This is a preview of our feature on Marina Fini in upcoming issue 14.
Marina Fini’s aesthetic is potent. Through color, light, and energy, her installations, or healing spaces, offer relief from reality and the fallacies that attach to it: “These worlds create peace in my mind and in other people’s minds. I feel like there’s a lot of darkness and evil in the world, and I try to combat it by creating hyper-fantasy.”
“Goddessphere,” a feminist strip-club concept she created for Art Basel in 2016, visualized what a strip club might look like if a woman or a queer person owned it, and how that would change the experience. “It was the whole idea of what does a strip club hold space for, and how can it be flipped on its head. Because everybody should be accepted into the club.” The installation was shut down twice. Her recent LA installation “Lyrics to Life,” a collaboration with Genius and Dropbox, inspired by Radiohead’s “Creep,” was fucking rad: a rainbow enclosure beneath neon door beads, and a metallic floor garnished with healing stones and colorful iMacs and iBooks containing Fini’s personal files, through which onlookers were able to creep into Fini’s digital existence. Fini crept on her creepers through hidden cameras. A transparent reality would be nice, but at least we have Marina Fini.
If you had one “signature” outfit (like a cartoon character) what would your cartoon outfit be?
Definitely bell bottoms. Platforms. Crop top, faux fur jacket. Butterfly clips. Sunglasses—big sunglasses. Big earrings, big rings. Choker. Giant accessories are really important—more than anything.
I wear a lot of my own pieces, but I also collect other people’s pieces. I’m always on the hunt for large jewelry and crystals. I love really weird chokers. I do costume jobs and styling jobs and photo jobs together. People will hire me to dress and shoot, which means I have a fun visual closet.
You grew up in and around Hollywood, right?
My dad works in television, so I grew up on set with him. He worked on Power Rangers when I was little, and I got to be part of that world, which was really exciting.
Then I went to college for film production, studied a lot of theory and it totally broke down my whole reality of what I grew up in. It made me feel like I could be myself for the first time because Santa Cruz is very accepting. I had a lot of support and change within the shift in myself, and in my art—it just broke down all of these different barriers that I had grown up with: vanity, ego-driven people and what people want as make-ability in film. For me, all of the film and photography work that I want to put out there, I want to give people a voice—people that are under-represented, or misheard, or not shown enough. I’m all about inclusivity and diversity as much as possible. Creating a platform to help empower others and feel like they can be themselves is something that I really strive for in everything that I do.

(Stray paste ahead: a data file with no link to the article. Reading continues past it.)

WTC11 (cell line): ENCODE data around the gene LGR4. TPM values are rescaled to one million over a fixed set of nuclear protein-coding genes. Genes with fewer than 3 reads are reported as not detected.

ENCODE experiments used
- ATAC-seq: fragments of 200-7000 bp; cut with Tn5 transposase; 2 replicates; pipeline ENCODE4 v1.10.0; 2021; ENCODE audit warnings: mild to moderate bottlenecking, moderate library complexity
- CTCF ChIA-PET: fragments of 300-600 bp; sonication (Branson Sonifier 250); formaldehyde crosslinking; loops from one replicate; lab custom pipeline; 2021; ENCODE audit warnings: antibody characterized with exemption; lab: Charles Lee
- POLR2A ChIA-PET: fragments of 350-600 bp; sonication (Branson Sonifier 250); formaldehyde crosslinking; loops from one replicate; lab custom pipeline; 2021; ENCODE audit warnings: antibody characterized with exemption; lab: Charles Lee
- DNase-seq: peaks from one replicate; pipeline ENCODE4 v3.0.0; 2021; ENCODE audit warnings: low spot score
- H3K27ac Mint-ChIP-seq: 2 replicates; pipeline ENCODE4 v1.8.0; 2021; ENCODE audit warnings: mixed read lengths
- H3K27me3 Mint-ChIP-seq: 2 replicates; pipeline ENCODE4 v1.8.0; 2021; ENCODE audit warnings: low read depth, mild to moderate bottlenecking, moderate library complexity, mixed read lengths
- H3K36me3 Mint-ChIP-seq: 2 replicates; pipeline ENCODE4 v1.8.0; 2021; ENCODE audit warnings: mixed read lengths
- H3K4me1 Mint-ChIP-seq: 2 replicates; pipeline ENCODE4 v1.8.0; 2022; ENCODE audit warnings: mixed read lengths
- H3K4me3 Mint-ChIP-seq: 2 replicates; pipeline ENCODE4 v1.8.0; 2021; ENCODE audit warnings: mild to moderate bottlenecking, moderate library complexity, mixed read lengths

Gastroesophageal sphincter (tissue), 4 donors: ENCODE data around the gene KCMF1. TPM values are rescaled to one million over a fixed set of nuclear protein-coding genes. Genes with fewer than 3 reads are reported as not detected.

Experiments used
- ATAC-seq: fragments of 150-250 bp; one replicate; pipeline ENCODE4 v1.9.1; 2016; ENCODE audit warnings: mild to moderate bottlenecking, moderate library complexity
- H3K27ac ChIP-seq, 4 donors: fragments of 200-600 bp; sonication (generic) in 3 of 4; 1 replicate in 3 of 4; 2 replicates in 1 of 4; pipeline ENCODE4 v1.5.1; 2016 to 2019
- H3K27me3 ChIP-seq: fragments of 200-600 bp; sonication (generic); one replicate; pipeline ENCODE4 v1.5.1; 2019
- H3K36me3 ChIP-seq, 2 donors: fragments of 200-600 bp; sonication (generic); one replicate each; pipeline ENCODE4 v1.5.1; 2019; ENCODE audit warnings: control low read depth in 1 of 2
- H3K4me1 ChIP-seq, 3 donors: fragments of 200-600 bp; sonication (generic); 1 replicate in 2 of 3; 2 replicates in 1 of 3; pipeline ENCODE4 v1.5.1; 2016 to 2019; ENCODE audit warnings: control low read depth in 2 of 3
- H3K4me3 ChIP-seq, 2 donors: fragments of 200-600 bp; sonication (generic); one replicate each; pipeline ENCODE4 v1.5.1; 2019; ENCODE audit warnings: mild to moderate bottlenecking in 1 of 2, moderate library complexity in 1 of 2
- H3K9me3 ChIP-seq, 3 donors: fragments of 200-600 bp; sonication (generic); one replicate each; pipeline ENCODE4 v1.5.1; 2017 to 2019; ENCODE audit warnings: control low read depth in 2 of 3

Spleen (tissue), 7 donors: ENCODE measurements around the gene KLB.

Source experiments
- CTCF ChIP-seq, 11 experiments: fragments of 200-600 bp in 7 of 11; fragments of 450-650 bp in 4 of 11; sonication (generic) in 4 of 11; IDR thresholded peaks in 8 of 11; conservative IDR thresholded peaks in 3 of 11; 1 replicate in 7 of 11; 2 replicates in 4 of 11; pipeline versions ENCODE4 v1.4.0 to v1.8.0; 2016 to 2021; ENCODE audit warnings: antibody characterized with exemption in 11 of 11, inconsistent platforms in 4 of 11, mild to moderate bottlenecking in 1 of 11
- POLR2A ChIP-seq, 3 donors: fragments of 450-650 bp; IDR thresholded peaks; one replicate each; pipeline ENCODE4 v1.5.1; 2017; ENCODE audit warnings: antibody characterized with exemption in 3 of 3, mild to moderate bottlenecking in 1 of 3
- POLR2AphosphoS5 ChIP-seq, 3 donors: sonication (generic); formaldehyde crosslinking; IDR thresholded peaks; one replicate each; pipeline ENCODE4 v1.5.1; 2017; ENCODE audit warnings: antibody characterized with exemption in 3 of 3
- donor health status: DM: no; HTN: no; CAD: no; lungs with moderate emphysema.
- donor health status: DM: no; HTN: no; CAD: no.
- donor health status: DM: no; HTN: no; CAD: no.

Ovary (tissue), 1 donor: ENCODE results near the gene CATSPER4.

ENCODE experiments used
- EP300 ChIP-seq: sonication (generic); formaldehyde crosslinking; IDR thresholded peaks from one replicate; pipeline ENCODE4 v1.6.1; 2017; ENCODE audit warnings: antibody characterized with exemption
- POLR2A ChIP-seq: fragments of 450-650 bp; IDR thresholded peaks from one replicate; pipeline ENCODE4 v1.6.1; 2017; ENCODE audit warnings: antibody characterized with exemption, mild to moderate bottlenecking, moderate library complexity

I’m all about creating a place where queer voices and gender-fluid people and anyone, really, can express themselves. Creating safe spaces with my installation work is important to me—creating a happy place where there can be unity. Rainbows are my life. Spreading rainbows, and helping people feel like they can be activated with rainbows because we are all rainbows because our bodies are made of them. They exist in nature and can create a beautiful sense of peace between anyone and any walk of life, no matter what language you speak. It’s like a sunset: it spreads a beautiful language that can act as a really great activation for spreading light and making people feel happy.
How often are your installations permanent?
Up until last July, my shows were a day or two, maybe. Then, last July, I had my first two-week exhibit, which was a really big deal for me—it was the largest space I’d ever done.
I’m trying to invest in a space that I can continuously build onto. I really want to make a permanent motel; like an art motel with maybe ten rooms, and each room has a different theme. I also want to open up a vegan restaurant that is an art installation, but, we’re feeding you. I’m really passionate about nourishing people with food, and one of my best friends is a vegan chef, so we’re going to be collaborating on that eventually. After doing so many installations in the last few years, I’ve been learning a lot about business, and about things that I don’t want to do and that I want to avoid. I really like the idea of people coming to visit, because I get so many emails from people saying, Is this still up? I’d like to have something where people can visit from any place, and sleep in it or just have fun.
For more from Marina Fini follow her on Instagram: @marinafini.
Photography by Una Blue.